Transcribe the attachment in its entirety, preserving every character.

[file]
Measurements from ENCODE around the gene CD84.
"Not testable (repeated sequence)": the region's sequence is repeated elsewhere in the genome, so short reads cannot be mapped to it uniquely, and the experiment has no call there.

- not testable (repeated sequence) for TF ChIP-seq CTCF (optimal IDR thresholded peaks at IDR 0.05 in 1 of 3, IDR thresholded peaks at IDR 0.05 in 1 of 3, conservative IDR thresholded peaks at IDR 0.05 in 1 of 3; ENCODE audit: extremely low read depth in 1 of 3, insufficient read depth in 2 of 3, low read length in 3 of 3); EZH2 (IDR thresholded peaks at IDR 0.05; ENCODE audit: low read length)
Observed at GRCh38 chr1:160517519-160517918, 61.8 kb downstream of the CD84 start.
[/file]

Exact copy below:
Measurements from ENCODE around the gene CD84.
"Not testable (repeated sequence)": the region's sequence is repeated elsewhere in the genome, so short reads cannot be mapped to it uniquely, and the experiment has no call there.

- not testable (repeated sequence) for TF ChIP-seq CTCF (optimal IDR thresholded peaks at IDR 0.05 in 1 of 3, IDR thresholded peaks at IDR 0.05 in 1 of 3, conservative IDR thresholded peaks at IDR 0.05 in 1 of 3; ENCODE audit: extremely low read depth in 1 of 3, insufficient read depth in 2 of 3, low read length in 3 of 3); EZH2 (IDR thresholded peaks at IDR 0.05; ENCODE audit: low read length)
Observed at GRCh38 chr1:160517519-160517918, 61.8 kb downstream of the CD84 start.